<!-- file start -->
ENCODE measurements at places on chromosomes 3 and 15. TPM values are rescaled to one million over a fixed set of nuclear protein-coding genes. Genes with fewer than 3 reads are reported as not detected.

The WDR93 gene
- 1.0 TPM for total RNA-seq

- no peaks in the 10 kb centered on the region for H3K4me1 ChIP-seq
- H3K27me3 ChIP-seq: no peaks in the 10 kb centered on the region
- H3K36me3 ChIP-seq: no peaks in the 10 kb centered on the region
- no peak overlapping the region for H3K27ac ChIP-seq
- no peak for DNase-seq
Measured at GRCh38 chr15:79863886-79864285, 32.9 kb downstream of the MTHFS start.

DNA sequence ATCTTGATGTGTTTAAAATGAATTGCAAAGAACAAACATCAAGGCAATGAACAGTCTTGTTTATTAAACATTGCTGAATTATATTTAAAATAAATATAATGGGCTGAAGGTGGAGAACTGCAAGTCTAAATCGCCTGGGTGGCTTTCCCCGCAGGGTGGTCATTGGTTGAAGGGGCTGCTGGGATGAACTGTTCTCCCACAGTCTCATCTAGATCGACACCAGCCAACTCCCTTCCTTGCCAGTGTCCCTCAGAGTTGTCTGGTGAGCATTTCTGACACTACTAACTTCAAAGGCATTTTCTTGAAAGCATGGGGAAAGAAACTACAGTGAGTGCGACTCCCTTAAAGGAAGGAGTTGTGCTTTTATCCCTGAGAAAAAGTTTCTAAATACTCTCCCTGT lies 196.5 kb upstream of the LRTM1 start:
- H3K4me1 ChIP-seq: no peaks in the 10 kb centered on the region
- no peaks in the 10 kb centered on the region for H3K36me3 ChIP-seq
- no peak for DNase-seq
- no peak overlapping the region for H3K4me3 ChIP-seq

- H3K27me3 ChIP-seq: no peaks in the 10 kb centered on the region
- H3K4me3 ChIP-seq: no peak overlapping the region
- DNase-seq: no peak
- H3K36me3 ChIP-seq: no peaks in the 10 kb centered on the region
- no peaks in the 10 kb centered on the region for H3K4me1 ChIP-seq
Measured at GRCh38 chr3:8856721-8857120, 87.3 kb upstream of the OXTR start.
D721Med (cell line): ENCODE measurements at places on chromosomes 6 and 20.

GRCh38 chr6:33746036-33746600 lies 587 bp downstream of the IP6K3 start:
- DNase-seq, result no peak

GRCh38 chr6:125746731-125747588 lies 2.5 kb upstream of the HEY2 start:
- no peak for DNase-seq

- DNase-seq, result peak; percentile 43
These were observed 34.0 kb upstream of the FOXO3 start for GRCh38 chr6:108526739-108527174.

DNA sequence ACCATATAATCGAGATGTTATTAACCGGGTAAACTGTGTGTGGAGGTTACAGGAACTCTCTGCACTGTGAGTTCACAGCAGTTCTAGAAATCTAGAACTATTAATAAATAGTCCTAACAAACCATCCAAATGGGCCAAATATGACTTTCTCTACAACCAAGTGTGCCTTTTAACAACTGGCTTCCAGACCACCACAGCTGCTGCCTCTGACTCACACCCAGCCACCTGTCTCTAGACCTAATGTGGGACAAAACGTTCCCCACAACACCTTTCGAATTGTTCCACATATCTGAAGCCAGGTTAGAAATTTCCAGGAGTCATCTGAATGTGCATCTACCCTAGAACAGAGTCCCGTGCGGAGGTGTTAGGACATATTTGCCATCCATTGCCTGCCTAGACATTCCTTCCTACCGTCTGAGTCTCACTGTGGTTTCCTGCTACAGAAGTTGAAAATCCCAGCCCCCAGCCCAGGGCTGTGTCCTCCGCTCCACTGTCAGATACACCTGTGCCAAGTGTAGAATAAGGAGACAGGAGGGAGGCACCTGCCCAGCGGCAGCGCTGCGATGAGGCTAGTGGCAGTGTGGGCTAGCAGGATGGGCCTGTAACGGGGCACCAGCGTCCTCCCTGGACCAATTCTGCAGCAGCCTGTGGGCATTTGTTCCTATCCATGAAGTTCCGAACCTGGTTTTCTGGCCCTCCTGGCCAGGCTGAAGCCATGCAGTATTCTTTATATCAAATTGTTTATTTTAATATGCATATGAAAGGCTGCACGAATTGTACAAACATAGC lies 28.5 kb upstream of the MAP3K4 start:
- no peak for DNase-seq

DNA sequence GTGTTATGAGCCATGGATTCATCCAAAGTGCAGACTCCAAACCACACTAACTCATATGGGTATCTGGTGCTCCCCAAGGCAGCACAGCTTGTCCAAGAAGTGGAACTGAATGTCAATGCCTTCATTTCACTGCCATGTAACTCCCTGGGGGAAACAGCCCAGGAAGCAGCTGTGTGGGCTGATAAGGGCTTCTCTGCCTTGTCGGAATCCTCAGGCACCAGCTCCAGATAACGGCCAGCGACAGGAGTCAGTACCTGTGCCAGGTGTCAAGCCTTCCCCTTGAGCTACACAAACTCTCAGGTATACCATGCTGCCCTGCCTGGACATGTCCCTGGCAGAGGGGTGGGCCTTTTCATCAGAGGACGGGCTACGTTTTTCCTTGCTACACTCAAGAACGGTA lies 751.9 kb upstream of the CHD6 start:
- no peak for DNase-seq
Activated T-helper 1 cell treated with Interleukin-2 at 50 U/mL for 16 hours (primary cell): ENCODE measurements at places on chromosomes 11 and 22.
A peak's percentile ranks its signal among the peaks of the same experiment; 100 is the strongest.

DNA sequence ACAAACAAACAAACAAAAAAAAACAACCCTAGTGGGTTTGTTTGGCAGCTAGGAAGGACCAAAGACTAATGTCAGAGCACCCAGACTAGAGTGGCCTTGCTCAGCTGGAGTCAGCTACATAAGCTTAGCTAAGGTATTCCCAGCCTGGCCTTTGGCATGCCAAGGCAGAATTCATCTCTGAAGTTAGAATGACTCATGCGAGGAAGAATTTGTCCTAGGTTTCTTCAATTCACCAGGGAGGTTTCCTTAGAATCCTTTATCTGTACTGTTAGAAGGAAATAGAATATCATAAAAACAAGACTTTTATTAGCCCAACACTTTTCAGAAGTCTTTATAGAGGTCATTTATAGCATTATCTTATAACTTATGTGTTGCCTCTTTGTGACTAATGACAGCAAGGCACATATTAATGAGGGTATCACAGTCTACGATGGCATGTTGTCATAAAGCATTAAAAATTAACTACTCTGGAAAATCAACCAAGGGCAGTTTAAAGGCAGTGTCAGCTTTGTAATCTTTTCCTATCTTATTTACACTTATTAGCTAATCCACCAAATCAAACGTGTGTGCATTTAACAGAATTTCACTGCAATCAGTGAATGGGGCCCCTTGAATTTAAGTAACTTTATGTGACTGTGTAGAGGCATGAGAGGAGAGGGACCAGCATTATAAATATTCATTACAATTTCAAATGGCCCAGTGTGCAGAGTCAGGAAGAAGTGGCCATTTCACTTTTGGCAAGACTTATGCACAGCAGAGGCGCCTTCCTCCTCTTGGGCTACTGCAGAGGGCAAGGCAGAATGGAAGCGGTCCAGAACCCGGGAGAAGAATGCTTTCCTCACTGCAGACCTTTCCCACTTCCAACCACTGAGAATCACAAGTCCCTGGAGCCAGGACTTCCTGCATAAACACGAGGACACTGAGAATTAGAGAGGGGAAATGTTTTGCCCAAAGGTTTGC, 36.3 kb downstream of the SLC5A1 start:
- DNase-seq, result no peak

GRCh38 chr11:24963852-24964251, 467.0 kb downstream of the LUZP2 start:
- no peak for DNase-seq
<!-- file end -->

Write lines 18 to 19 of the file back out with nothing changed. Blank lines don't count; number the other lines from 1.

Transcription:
- H3K36me3 ChIP-seq: no peaks in the 10 kb centered on the region
- no peaks in the 10 kb centered on the region for H3K4me1 ChIP-seq